Patients with breast cancer incur out-of-pocket costs when they receive adjuvant radiation. These treatments are administered in dedicated centers on a daily basis over 4 to 5 weeks. We assessed the extent of out-of-pocket costs to access radiotherapy and identified women at risk of experiencing higher costs.
This prospective study was conducted among 800 women from eight Quebec hospitals (participation, 86%), of whom 693 women received adjuvant radiotherapy. Costs to access treatment (transportation, parking, lodging, and meals) were estimated on the basis of information collected by telephone interviews. Generalized linear models were used to identify women at risk of having higher costs.
Mean and median total costs (including financial aid received) to access radiotherapy were 445 Canadian dollars (Can$; standard deviation, Can$407) and Can$311, respectively. Women who lived at home but far from the radiotherapy center had the highest risk of experiencing weekly costs of at least Can$122 (highest quartile; prevalence ratio [PR], 5.8; 95% CI, 4.7 to 7.1) followed by women who lived away from home and farther from the center (PR, 4.5; 95% CI, 3.4 to 6.0) and by women who lived away from home and closer to the center (PR, 2.14; 95% CI, 1.3 to 3.5). When women stayed at a cancer lodge during treatment, costs were reduced by 80%.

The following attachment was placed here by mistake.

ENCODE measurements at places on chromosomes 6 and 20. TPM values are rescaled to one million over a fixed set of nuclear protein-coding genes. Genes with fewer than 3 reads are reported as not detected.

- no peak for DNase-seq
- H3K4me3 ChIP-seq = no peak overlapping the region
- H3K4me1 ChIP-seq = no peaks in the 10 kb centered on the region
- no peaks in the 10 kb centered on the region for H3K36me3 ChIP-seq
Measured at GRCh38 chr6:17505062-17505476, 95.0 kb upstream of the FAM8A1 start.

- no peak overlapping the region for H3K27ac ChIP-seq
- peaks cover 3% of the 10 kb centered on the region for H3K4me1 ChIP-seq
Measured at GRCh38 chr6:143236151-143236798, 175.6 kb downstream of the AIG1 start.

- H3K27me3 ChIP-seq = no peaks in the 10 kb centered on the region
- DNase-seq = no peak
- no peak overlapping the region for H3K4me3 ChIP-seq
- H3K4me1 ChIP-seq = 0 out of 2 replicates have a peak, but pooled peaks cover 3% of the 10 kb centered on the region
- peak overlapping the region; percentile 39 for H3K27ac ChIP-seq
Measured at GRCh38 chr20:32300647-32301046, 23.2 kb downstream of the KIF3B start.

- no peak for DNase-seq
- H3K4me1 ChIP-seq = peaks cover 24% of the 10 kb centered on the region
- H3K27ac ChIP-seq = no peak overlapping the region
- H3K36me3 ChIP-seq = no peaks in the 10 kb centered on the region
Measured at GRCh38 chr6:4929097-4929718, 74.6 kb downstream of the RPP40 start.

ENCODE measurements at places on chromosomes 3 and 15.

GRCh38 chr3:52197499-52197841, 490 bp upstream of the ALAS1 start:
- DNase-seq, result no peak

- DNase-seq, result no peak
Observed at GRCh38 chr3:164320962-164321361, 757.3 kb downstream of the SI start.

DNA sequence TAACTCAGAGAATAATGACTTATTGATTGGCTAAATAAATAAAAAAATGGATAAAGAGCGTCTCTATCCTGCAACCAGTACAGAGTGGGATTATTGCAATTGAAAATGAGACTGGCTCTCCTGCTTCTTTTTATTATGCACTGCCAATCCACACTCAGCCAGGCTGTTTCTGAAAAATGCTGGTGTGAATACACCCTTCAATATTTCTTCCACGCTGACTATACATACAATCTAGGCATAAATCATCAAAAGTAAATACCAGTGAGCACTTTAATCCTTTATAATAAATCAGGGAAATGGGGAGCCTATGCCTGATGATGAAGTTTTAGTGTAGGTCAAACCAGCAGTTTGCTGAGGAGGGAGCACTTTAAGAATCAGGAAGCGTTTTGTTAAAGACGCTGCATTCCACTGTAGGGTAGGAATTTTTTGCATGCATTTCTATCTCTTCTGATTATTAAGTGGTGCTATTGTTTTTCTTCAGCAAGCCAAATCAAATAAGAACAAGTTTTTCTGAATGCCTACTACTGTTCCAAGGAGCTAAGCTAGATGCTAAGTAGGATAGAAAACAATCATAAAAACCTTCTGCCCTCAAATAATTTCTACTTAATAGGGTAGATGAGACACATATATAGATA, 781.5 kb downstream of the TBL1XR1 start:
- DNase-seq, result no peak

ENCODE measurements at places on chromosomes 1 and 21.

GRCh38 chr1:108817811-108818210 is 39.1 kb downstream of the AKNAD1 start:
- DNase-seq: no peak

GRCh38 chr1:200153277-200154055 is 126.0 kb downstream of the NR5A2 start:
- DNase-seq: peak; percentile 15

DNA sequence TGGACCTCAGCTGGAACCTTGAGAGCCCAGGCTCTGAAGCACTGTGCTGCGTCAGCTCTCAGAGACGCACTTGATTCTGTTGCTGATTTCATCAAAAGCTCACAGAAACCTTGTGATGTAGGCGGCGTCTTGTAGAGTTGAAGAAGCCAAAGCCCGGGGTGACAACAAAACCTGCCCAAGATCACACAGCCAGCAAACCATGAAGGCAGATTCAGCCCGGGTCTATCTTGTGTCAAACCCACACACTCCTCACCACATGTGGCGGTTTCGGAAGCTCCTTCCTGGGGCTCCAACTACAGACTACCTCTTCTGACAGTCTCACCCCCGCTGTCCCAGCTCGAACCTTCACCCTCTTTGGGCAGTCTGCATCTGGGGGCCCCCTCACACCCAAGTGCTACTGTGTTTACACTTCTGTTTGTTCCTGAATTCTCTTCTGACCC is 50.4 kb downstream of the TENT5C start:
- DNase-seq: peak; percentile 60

Considered in and of themselves, out-of-pocket costs for access to radiotherapy appeared relatively modest. Financial assistance initiatives for women who lived away from home during treatments contributed to a substantial reduction of access costs. These efforts should be maintained, but financial assistance should also target patients with cancer who live at home during treatments but have to travel relatively long distances on a daily basis.